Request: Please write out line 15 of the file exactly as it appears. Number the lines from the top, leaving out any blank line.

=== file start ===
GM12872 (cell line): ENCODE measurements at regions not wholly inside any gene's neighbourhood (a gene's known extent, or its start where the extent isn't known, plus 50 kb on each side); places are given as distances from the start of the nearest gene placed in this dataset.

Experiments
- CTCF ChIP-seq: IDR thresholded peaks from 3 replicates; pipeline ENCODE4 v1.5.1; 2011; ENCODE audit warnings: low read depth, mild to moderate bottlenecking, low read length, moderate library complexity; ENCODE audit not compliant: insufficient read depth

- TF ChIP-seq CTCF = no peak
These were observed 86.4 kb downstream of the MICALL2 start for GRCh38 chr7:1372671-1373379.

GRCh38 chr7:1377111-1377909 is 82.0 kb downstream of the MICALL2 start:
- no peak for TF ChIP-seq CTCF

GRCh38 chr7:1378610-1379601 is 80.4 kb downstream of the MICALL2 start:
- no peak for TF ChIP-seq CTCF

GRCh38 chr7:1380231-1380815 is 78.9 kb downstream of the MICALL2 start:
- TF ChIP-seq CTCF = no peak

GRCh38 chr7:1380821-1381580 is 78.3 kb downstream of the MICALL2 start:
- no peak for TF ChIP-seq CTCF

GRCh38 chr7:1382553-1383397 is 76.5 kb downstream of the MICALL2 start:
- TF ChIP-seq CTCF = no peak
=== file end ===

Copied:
- TF ChIP-seq CTCF = no peak